Every so often, David Rusch climbs into his white pickup truck and rumbles up a gravel forest service road into the endless lodgepole pine forests surrounding Williams Lake, B.C.
He's on the hunt for mistletoe, and not the festive kind.
Rusch is tracking local dwarf mistletoe because it's a destructive, explosive parasite that races through the woods and sucks the life from trees at a blistering pace. Rusch, a veteran forest pathologist with province's Ministry of Forests, can spot bristly clusters of infection sapping strength from a single, free-standing tree as the truck lurches past.
"You get the eye for it after a bit," he said.
Managed properly, dwarf mistletoe is a normal, even healthy part of B.C.'s forest ecosystem, but improper management and natural disasters can clear the way for infestations that stunt fledgling trees and wreck up to 40 per cent of the volume — and profitability — of a forest.
It's such a troublesome pest because failure to consider the mistletoe will doom young trees before they have a chance to grow and replenish the forest. It plays a role in how companies plan to regenerate an area after harvesting its lumber.
"Plants are good, but if they're on wrong plants in your garden, then they're weeds," said Rusch, whose work as a forest pathologist centres on researching disease that affects the health of a forest.
Spreads 'like a water cannon'
The dwarf mistletoe in B.C.'s forests isn't the same leafy plant hung in doorframes as lead-in to a Christmas kiss; that version is European and doesn't exist in Canada. The leafless North American species needs an evergreen host to survive. Trees with the disease are left swollen and distorted, their growth impaired.
The parasite is devilishly hard to get rid of because of the way it spreads.
When seeds mature inside dwarf mistletoe berries in the summer, the fruit explodes. Countless sticky seeds are sent flying in an arc at up to 85 km/h an hour, travelling up to 15 metres away from the host tree. The pellets rain down and latch on to shorter, defenceless young trees in the line of fire, and a new infection begins.
"It's kind of crazy," explained Rusch. "It's like a water cannon."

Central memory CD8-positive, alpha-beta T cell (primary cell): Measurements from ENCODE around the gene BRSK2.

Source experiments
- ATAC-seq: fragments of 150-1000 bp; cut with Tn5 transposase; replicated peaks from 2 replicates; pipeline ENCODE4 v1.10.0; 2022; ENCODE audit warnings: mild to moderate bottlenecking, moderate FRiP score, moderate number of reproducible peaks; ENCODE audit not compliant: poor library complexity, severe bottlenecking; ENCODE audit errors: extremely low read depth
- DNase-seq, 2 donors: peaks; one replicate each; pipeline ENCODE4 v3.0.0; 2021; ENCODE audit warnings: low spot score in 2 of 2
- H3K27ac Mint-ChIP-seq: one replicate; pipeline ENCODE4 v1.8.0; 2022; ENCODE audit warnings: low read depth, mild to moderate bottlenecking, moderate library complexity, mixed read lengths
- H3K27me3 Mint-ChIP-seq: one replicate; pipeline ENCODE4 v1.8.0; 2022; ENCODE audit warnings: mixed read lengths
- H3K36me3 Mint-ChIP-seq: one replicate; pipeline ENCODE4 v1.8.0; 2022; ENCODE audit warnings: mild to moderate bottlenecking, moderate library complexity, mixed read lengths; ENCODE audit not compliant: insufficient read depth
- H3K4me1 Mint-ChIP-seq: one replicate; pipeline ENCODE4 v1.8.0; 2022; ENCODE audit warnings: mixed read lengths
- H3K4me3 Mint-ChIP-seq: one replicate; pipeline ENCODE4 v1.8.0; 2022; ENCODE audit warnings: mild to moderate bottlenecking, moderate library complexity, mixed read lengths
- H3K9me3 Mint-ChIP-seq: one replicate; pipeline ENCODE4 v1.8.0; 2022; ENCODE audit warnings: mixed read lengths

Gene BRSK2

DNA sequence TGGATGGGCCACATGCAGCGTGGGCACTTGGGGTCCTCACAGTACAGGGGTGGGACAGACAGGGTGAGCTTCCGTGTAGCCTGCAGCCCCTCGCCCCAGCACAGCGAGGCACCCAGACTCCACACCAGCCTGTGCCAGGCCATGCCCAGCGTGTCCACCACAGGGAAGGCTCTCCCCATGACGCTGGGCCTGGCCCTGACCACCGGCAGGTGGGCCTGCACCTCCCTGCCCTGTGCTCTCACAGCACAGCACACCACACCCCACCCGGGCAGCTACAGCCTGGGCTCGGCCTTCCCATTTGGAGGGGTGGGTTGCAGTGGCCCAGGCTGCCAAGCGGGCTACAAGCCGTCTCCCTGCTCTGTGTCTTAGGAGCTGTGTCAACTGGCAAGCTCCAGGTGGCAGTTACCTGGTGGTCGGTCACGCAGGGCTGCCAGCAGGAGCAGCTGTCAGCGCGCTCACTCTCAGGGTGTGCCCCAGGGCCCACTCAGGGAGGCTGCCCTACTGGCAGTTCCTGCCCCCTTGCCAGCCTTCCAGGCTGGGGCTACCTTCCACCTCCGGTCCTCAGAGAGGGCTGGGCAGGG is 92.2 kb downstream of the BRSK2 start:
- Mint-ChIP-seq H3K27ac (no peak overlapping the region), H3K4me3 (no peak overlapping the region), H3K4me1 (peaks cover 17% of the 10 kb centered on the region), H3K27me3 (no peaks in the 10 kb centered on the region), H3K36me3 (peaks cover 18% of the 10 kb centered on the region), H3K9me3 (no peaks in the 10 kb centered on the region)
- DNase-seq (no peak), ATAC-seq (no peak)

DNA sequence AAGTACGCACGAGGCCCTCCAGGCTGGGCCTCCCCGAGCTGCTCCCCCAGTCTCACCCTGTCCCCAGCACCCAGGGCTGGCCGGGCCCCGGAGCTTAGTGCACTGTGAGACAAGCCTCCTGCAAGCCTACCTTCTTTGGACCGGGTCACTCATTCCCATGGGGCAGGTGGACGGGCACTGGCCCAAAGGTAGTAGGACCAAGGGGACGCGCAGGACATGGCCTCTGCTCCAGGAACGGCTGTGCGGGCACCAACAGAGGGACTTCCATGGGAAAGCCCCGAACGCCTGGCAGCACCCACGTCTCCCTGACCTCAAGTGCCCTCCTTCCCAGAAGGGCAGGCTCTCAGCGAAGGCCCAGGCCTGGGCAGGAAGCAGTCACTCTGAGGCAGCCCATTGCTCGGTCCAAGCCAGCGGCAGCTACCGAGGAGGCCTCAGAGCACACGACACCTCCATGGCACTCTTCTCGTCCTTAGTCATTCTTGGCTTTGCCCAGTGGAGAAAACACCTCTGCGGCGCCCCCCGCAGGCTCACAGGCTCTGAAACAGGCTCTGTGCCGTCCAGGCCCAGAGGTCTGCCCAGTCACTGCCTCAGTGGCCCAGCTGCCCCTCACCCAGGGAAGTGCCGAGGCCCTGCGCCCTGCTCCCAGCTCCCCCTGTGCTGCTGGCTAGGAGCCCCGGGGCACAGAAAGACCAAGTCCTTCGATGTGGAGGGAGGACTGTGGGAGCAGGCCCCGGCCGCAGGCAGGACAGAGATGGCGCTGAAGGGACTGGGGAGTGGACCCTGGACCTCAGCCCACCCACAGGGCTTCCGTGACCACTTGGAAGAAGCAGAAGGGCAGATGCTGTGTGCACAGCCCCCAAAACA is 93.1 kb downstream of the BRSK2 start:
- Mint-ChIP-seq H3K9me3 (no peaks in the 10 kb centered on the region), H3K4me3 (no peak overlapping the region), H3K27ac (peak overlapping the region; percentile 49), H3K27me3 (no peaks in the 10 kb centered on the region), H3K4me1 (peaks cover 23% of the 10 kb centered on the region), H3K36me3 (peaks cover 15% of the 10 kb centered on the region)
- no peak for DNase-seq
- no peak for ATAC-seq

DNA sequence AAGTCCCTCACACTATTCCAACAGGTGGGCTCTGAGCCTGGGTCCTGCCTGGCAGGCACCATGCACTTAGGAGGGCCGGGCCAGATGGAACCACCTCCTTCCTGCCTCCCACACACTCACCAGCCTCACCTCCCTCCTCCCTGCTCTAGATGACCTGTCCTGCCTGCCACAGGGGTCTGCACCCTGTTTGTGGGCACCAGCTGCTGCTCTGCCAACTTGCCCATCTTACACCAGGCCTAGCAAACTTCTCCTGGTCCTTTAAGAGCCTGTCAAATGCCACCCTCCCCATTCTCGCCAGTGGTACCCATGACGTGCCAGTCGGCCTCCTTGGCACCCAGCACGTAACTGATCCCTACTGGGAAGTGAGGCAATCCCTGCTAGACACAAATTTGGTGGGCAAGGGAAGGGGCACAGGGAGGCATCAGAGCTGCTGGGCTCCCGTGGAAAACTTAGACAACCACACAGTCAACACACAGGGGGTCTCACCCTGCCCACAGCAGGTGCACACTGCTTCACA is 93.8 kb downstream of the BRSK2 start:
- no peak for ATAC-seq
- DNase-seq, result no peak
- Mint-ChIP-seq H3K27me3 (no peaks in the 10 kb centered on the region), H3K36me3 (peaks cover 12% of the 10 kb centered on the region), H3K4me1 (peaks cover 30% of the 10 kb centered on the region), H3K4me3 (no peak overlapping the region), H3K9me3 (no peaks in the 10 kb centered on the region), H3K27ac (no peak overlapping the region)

To prevent the spread of dwarf mistletoe in the province, harvesters have to ensure saplings are kept out of the seeds' range.
Forestry has traditionally been B.C.'s most lucrative natural resource. Lumber companies taking trees from B.C.'s forests are obligated, under agreements with the province, to ensure an area is reforested in good health after a harvest, so the forest remains environmentally and economically sound.
Mistletoe threatens that objective because infected saplings fail to grow up properly, making them unfit for market.
So, for decades, harvesters have tried to avoid the problem by chopping down any dwarf mistletoe host trees as crews gather their lumber. Companies also leave a buffer between infected trees and replanting zones, to keep young trees out of the parasite's reach.
"If you can eliminate that 15-metre radius spread around these overhead trees, then you can go a long way in reducing the impacts of mistletoe over time and slowing down the spread rate," said Rusch, who helped write the province's dwarf mistletoe management handbook in 2016.
Another forest pathologist, Harry Kope, said paper-like barriers wrapped around mistletoe are also used to intercept sticky seeds flying out of the berries.
"It's like a cone of shame for dogs," Kope explained.
Despite best efforts, mistletoe persists. Ungovernable wildfires and outbreaks of pine beetle devouring swaths of B.C.'s forests in recent years leave host trees behind, towering over young trees that will eventually sprout vulnerable below.
Parts of B.C.'s Cariboo-Chilcotin region, where Rusch works, are dealing with an excess of mistletoe. The issue is so widespread, B.C. Timber Sales is hiring contractors to trek into the woods in the new year and chop down diseased trees to give saplings a fair chance.
The pest exists in the other Canadian provinces, but Natural Resources Canada says B.C. is the most afflicted. The pest isn't found in any of the territories.
Pathologists like Rusch and Kope monitor the parasite and track outbreak of disease. Both agree dwarf mistletoe has a rightful place in the ecosystem, as food for birds, insects and butterflies, but moderation is crucial.
"We're like pediatricians. We're making sure that the environment is correct and that these young plants get a plants to get up … and become good participating trees in the forest," said Kope.
"Mistletoe has always been a problem … but we can try to avoid setting up big problems."